September meets a few versions of Saturday and starts to question whether she gets choices in her life, and between that and the nostalgia of childhood and facing being a grownup and what that means for her fairy land and fairy friends, this book is a bit tinged in sadness. It also includes Valente’s amazing imagination that we’ve seen from her poetry to Palimpsest (still my favorite) to the very underdiscussed Prester John books.
This is the first book of Valente’s that I’ve listened to, and Catherynne M. Valente is a marvelous performer of her own work. Her voice has the versatility of an old-Hollywood actress, with moments of great rich depth. I feel like going back and listening to everything she’s ever read. Her performance enriches her worlds, and I highly recommend the audio.
The Fairyland books are highly recommended, starting with The Girl Who Circumnavigated Fairyland in a Ship of Her Own Making. Perfect for kids, young adults, and adults who can still dream.
Posted by Jenny Colvin
Midnight in Austenland
By Shannon Hale; Read by Stina Nielsen
9 hours – [UNABRIDGED]
Publisher: Recorded Books
Themes: / Fantasy / Jane Austen / Romance / Reading /
I am a huge fan of Shannon Hale’s books. I love her style and her characters. I loved “Austenland,” which is not necessarily a prequel but is set in the same location.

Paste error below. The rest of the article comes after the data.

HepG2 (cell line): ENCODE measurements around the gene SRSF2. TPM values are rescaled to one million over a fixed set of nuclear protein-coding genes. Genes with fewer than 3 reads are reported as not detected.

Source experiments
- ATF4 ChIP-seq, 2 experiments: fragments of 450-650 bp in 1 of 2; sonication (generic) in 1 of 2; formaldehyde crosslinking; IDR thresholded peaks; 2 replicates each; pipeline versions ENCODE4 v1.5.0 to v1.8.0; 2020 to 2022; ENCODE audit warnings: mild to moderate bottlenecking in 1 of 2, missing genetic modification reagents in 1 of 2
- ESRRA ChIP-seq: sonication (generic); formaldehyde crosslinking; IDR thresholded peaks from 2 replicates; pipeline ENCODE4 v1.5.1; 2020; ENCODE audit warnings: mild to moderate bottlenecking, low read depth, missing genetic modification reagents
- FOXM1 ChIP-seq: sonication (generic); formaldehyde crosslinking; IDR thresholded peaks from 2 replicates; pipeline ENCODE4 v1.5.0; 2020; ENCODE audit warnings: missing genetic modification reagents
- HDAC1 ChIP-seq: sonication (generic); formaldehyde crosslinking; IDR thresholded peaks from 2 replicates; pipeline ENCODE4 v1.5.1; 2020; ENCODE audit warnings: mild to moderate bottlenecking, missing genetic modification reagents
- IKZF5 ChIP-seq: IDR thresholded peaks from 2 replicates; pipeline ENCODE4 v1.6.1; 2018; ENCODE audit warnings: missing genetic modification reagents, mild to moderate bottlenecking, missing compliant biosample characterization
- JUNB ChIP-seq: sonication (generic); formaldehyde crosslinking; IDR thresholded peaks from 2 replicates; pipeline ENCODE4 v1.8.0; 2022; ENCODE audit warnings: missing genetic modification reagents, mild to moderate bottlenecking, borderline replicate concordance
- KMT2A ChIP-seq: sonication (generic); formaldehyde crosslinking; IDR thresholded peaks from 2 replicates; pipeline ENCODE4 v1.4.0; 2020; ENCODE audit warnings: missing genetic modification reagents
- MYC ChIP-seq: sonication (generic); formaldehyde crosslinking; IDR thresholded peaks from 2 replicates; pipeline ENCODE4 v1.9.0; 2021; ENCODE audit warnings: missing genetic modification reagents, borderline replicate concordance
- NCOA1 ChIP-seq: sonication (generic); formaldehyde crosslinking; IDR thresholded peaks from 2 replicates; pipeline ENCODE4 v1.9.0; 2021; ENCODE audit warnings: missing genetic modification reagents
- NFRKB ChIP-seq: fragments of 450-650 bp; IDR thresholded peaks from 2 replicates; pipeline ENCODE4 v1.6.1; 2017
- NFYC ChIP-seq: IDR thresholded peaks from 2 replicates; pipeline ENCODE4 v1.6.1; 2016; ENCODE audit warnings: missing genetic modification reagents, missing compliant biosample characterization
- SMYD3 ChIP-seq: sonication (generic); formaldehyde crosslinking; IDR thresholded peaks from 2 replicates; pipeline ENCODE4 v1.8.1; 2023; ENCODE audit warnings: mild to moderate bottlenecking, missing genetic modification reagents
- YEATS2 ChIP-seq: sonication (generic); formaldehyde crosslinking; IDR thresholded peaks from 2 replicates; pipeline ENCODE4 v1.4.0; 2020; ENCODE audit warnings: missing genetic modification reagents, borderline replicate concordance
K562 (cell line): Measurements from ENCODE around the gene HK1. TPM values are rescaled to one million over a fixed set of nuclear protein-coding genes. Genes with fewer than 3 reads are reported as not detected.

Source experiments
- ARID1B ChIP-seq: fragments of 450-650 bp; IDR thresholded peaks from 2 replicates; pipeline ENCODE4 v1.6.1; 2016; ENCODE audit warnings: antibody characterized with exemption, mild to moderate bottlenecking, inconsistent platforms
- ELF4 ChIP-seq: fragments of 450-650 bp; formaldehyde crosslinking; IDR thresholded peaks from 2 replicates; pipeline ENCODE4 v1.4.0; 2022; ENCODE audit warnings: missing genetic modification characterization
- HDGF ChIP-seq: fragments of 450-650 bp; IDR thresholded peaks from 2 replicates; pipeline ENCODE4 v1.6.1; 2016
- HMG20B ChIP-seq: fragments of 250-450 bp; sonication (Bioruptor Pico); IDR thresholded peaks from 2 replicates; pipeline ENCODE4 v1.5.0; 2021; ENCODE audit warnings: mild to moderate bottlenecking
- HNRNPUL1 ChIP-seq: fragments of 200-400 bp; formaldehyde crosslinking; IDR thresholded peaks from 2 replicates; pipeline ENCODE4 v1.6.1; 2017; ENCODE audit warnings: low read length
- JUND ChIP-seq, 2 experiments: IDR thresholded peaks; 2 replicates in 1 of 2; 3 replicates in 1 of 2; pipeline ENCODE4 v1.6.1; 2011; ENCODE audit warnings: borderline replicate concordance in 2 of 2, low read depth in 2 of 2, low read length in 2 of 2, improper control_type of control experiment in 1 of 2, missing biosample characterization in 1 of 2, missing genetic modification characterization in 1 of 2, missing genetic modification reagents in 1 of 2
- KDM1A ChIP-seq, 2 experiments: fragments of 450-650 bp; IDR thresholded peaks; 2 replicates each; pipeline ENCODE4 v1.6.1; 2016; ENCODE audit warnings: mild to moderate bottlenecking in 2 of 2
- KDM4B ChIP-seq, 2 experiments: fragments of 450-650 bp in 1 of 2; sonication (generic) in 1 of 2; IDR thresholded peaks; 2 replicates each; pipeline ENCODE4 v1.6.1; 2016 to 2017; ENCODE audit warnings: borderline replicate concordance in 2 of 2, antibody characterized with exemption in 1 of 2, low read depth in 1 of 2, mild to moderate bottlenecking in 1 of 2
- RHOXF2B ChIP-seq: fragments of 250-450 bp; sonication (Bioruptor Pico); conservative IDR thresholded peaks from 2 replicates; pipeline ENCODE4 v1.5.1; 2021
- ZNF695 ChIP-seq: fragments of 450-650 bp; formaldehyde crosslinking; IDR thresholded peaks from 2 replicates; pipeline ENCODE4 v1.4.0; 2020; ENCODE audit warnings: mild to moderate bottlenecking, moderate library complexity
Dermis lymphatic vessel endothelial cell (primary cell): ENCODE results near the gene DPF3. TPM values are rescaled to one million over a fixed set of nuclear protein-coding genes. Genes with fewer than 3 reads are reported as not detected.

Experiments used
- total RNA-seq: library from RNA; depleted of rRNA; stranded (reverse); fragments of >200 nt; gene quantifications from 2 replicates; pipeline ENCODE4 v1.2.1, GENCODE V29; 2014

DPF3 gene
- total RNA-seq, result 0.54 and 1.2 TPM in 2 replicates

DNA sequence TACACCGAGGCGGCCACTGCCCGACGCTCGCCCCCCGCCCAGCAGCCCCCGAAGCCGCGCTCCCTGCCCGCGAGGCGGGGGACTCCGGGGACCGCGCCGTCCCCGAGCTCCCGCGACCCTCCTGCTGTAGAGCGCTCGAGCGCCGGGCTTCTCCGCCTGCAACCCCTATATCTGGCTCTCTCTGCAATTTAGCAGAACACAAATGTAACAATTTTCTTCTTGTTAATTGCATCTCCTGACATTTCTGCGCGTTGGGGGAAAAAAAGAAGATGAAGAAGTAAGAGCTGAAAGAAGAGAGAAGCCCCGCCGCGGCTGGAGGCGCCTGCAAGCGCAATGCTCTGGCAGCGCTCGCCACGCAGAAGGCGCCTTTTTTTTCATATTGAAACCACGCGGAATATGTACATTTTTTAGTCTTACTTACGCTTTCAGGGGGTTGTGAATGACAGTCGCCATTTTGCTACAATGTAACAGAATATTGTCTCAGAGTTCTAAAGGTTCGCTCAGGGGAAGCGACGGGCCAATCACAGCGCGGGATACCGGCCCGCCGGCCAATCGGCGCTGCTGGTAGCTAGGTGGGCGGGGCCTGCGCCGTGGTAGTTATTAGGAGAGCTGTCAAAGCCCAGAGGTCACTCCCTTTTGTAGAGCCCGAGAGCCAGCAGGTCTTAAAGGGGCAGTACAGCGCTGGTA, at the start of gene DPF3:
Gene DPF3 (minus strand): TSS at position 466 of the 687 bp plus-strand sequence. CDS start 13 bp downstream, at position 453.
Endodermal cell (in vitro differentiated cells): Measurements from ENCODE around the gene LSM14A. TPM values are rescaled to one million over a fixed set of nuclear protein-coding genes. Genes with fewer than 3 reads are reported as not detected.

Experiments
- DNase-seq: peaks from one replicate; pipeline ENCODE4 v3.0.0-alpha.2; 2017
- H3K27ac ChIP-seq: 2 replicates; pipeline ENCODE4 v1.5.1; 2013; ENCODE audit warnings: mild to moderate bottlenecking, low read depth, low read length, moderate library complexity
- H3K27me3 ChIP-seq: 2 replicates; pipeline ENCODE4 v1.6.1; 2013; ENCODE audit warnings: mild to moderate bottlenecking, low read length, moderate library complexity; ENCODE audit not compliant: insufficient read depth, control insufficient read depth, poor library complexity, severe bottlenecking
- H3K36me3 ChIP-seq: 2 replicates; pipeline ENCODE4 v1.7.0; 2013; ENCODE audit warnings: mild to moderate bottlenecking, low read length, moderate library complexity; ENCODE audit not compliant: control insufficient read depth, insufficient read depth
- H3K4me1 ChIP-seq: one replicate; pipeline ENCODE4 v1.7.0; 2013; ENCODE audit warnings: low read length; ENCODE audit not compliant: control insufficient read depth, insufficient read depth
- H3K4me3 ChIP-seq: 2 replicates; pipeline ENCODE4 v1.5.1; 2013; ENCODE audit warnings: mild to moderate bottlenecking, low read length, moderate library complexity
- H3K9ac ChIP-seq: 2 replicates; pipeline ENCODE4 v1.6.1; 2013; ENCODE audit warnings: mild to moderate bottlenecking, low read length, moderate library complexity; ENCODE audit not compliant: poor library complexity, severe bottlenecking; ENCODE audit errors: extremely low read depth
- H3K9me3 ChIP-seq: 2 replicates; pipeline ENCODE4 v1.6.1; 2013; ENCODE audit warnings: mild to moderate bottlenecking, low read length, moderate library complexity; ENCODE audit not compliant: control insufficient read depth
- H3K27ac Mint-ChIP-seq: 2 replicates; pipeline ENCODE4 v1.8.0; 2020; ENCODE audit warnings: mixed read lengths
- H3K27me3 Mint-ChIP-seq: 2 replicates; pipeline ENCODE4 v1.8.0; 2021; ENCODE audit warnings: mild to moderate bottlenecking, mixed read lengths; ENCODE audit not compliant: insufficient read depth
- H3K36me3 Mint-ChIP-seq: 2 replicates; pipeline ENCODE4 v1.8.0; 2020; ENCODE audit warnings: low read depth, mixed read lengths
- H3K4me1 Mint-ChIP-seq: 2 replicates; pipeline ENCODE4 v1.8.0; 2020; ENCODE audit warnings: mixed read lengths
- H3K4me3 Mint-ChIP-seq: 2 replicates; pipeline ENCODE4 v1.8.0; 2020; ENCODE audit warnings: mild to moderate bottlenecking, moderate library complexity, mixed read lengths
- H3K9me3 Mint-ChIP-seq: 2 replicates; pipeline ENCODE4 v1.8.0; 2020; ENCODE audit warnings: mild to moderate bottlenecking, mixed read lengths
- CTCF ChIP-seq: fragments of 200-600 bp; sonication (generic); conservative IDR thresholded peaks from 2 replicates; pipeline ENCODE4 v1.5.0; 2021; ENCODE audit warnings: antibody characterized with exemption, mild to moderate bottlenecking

Midnight in Austenland is about a woman who is recently divorced. She has two kids, her own business and an ex-husband who makes her feel like a loser. Her friends try to set her up on dates, but they all fail. No one wants a 30-something divorced mother of two. So, she decides to take a vacation. Her travel agent suggests she try Austenland. A stay in a regal manner house and live for two weeks as if she were in the time of Jane Austen’s books.
She arrives unsure of what to expect and is both captivated and amused by the other guests. One is an entrepreneur and the other a rock star. Along the way the husband of the woman who runs Austenland is murdered and the guests and actors must find out what happened, keep anyone else from dying and manage to stay in character.
The story is part Jane Austen and part Agatha Christie and entirely charming. Murder, romance, intrigue. I loved it. You will, too. A light, clean romance.
Posted by Charlene Harmon
The SFFaudio Podcast #236 – The Hills Of The Dead by Robert E. Howard, read by Paul Boehmer (courtesy of Tantor Media’s The Savage Tales Of Solomon Kane). This is a complete and unabridged reading of the story (60 minutes) followed by a discussion of it. Participants in the discussion include Jesse, Mr Jim Moon, Matthew Sanborn Smith, and Bryan Alexander
Talked about on today’s show: